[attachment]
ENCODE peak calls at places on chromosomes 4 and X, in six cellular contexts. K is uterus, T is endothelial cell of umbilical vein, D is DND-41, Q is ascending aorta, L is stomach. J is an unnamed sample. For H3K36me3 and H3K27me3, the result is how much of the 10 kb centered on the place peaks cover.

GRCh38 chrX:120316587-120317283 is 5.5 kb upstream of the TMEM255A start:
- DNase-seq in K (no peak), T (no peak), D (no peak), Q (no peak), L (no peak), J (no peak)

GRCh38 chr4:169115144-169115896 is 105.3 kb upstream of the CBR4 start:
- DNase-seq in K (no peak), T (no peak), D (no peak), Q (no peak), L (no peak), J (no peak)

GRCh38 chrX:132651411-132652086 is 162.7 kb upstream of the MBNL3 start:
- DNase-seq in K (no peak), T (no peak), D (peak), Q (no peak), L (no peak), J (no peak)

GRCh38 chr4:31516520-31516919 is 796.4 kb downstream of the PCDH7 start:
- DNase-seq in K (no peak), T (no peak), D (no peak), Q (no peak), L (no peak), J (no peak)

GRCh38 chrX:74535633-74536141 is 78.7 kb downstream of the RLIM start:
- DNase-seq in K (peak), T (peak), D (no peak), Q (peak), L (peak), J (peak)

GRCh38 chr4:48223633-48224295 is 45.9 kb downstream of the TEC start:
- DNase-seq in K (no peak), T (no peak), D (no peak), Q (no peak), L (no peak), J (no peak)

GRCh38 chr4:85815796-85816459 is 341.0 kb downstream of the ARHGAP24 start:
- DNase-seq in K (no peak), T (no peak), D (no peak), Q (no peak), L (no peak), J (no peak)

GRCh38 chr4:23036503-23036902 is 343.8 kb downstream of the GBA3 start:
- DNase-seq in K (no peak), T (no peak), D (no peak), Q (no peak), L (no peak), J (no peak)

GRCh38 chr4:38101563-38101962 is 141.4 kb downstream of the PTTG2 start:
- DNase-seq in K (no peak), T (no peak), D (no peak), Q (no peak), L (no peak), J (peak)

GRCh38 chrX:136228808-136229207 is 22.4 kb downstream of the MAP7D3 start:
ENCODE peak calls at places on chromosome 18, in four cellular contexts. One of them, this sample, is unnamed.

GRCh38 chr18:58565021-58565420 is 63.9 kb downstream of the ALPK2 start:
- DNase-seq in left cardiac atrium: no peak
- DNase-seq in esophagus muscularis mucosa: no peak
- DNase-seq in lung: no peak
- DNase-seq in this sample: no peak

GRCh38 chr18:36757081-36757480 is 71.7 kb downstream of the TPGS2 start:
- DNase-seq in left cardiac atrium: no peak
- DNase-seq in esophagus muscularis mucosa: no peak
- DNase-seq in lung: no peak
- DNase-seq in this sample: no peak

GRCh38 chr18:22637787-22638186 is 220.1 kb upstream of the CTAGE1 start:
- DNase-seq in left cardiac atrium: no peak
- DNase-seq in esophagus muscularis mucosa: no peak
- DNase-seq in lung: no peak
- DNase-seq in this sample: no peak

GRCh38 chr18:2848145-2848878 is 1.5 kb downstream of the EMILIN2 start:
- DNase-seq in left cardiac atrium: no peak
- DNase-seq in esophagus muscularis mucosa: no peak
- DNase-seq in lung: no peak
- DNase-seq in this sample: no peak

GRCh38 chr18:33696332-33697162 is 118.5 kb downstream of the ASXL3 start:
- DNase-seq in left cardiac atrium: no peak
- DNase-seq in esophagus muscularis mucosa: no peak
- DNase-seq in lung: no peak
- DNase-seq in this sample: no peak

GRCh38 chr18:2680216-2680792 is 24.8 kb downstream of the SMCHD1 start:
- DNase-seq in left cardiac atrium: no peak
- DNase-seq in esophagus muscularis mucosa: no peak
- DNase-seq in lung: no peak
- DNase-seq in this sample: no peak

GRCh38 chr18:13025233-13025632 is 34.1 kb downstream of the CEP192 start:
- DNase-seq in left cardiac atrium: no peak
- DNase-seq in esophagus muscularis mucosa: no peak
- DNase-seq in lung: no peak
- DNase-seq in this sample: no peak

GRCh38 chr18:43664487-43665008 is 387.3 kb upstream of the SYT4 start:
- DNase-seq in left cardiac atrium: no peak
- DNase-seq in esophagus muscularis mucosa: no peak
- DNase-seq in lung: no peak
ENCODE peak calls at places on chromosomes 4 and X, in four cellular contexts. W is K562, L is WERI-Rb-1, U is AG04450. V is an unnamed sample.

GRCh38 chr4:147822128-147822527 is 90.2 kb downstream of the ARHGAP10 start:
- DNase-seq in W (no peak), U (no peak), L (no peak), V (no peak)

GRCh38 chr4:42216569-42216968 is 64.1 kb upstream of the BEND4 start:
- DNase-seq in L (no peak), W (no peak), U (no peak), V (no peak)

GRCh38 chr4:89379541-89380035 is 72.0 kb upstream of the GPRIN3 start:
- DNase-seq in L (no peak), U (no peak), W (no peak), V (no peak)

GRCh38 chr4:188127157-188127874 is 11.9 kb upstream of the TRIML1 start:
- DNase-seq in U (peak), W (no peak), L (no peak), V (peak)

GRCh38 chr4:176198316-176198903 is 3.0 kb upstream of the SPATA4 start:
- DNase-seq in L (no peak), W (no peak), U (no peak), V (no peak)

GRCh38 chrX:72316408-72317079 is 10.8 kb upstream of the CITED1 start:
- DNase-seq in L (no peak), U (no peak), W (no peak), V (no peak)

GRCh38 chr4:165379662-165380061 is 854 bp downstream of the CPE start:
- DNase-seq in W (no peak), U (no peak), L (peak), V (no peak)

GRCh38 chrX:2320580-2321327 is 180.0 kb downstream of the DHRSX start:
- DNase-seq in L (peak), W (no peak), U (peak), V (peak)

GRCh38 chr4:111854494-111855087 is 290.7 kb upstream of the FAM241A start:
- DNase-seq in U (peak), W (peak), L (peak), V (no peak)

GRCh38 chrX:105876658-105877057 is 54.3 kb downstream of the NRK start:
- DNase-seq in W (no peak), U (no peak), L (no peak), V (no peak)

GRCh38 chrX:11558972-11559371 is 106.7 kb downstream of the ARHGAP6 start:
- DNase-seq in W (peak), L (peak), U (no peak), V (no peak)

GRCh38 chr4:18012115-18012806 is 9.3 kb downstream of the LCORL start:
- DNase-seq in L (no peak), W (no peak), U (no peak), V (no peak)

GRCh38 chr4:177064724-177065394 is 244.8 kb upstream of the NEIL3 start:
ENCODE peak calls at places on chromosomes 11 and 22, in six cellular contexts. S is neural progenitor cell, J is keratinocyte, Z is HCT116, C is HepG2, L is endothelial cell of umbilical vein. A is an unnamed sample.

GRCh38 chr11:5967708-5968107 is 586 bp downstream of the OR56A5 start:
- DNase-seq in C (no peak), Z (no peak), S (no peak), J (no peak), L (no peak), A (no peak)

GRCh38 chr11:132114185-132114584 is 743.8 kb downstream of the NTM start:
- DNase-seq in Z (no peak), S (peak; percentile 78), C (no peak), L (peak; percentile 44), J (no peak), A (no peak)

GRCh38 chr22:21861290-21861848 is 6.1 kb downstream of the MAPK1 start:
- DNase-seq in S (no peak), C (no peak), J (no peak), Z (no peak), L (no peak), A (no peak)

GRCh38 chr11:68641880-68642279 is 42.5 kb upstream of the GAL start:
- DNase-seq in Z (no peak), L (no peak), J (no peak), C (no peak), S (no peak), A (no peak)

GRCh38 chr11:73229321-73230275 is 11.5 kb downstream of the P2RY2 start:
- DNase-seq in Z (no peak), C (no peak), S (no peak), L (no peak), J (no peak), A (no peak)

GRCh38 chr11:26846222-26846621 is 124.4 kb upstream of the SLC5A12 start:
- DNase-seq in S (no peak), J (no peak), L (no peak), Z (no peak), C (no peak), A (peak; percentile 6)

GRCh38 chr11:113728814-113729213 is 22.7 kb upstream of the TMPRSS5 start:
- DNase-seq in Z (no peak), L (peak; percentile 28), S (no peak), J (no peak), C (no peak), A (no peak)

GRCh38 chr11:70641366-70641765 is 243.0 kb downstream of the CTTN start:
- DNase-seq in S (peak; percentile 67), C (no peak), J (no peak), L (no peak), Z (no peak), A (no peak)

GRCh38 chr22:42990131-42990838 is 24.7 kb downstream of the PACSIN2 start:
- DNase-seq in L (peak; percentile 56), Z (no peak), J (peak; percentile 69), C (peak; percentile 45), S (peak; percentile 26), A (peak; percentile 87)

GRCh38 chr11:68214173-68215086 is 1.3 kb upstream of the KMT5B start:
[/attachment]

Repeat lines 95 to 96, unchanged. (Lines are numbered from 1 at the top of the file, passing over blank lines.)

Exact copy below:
- DNase-seq in Z (no peak), L (no peak), J (no peak), C (no peak), S (no peak), A (no peak)

GRCh38 chr11:73229321-73230275 is 11.5 kb downstream of the P2RY2 start: